with an opportunity to expressly expand the Board’s 'willful disregard' standard…to

mechanic intentional falsification cases.” This means that a mechanic can be found

to have intentionally falsified a maintenance logbook entry because of omissions he

had intentionally made—even if there was no proven intent to falsify.

In that regard, the decision states: “When a repair shop does maintenance work…it

must be scrupulously accurate in its records. This [repair station], by admittingly

picking and choosing what to include in its records and leaving it up to the FAA and

end user to guess as to whether the records contained the full and

complete record of maintenance done on the aircraft, exhibited a willful disregard

for the FARs, which were established to promote aviation safety.”

What is most concerning is this statement from the decision: “No evidence suggests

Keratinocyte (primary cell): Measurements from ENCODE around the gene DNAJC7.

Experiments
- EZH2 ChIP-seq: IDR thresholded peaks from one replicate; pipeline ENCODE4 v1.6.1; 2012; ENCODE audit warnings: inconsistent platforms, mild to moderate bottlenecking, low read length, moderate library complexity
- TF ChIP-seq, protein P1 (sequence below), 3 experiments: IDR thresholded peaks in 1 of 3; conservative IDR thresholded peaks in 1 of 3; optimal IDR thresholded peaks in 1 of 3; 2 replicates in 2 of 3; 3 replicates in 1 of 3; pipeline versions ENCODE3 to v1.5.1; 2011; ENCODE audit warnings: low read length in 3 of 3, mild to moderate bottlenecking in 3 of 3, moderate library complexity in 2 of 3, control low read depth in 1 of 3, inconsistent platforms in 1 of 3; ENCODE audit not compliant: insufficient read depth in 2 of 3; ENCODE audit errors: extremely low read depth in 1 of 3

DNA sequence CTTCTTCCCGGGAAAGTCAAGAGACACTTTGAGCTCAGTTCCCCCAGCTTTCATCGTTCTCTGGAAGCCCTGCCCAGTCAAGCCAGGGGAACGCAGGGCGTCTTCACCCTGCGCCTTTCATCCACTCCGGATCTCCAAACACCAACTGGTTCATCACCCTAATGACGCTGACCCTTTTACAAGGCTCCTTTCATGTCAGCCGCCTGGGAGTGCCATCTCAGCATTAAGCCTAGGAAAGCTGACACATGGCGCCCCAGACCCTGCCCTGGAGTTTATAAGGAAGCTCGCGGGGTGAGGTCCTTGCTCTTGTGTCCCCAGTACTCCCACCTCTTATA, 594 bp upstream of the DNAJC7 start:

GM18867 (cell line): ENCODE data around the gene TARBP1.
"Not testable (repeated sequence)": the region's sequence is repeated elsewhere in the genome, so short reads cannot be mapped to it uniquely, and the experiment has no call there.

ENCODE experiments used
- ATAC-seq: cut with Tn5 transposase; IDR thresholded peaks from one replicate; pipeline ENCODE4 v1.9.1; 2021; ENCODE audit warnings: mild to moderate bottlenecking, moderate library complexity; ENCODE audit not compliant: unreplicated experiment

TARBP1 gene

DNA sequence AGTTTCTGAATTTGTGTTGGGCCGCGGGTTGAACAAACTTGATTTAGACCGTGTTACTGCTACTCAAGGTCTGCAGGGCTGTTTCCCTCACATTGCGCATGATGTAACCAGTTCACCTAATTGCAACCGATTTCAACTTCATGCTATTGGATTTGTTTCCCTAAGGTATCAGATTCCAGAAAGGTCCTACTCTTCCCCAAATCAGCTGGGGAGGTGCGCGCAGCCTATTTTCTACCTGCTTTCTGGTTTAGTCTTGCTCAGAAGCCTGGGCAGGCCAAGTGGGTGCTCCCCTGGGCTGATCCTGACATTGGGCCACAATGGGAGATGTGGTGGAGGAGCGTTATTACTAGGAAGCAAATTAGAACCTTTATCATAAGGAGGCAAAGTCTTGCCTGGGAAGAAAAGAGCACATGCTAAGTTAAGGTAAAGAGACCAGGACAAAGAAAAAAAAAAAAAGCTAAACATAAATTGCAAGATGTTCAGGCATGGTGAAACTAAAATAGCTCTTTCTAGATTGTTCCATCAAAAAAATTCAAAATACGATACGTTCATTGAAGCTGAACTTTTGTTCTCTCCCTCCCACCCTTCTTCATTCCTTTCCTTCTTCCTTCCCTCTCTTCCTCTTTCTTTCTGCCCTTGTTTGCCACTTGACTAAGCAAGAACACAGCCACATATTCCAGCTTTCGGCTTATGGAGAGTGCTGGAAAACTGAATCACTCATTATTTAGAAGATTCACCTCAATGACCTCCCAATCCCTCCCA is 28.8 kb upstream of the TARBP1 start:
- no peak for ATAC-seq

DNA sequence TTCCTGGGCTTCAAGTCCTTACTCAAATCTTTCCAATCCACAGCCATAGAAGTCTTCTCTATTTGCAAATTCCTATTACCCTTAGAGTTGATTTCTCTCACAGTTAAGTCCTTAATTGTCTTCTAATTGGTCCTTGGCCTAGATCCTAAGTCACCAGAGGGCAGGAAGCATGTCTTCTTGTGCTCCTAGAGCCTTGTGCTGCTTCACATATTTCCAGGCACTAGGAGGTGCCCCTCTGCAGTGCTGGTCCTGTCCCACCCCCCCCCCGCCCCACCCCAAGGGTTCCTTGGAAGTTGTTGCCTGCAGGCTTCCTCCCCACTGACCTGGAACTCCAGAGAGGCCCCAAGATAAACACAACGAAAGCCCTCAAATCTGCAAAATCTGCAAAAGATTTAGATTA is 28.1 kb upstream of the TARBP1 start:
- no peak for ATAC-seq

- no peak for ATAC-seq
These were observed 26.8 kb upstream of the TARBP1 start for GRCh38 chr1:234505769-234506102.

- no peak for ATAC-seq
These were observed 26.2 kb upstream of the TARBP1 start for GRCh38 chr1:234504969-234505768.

that the [repair station] was required to omit information. Whether the [repair

station’s] motivation was simply a desire to save time or part of a larger scheme to

intentionally misinform is irrelevant. Knowledge, not motivation, is the question

before this Board.”

I’ll give you a moment to reread those last two paragraphs. Yes, the Board is saying

that mechanics can lose their licenses if they fail to enter work they did, even if there

was no intent to falsify. Say, for example, you’re troubleshooting a flight control that

is stiff or binding. You check the flight controls but can’t feel anything so you start

disconnecting them one at a time. On the left side, you disconnect them and put